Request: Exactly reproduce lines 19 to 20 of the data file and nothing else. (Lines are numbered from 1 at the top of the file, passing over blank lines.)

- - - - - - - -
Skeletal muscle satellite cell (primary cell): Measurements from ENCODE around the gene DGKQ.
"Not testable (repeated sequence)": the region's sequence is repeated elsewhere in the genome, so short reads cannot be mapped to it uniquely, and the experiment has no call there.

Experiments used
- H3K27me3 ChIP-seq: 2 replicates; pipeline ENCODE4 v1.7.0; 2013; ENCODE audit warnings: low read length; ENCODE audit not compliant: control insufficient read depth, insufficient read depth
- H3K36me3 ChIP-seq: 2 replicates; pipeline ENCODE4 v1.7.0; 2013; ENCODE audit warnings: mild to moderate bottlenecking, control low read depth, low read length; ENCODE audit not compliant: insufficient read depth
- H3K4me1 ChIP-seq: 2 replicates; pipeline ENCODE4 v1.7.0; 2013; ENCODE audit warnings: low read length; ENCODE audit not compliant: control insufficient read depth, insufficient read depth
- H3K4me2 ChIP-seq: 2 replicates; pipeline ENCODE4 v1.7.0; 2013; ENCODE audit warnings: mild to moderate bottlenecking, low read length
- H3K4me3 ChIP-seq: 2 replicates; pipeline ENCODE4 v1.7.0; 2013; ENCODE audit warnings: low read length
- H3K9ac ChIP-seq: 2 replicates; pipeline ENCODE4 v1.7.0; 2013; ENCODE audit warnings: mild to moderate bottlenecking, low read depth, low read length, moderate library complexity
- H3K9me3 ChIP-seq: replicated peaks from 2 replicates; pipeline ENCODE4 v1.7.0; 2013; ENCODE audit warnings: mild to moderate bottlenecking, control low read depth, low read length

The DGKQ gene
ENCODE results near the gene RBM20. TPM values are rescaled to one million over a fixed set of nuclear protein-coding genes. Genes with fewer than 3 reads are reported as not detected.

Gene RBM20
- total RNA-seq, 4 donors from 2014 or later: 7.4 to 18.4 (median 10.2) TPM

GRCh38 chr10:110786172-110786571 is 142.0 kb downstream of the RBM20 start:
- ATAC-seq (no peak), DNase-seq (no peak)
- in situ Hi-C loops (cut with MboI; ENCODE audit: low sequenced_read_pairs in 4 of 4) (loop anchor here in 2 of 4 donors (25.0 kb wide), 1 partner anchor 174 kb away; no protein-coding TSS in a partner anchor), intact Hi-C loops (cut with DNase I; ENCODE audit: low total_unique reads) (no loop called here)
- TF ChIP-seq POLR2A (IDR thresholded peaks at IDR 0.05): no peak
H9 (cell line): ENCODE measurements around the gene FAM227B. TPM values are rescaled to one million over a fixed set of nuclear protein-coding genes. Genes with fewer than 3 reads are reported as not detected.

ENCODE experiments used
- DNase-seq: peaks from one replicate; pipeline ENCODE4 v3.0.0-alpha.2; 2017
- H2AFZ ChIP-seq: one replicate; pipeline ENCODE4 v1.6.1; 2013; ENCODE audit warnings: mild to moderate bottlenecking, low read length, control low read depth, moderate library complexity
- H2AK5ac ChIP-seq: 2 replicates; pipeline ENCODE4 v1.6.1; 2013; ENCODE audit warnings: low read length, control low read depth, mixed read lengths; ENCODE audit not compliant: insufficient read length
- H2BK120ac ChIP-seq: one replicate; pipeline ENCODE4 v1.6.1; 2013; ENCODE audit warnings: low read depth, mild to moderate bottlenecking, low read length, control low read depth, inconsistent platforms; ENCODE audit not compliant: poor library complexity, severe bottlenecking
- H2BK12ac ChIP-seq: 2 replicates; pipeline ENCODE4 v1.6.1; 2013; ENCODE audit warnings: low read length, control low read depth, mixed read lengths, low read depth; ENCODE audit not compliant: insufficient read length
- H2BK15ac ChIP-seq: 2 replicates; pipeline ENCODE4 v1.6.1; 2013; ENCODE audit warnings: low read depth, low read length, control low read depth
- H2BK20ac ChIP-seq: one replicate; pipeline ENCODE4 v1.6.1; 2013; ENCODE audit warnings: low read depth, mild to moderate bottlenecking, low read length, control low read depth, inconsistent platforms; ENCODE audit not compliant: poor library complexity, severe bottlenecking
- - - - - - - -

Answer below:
H9 (cell line): ENCODE measurements around the gene FAM227B. TPM values are rescaled to one million over a fixed set of nuclear protein-coding genes. Genes with fewer than 3 reads are reported as not detected.

ENCODE experiments used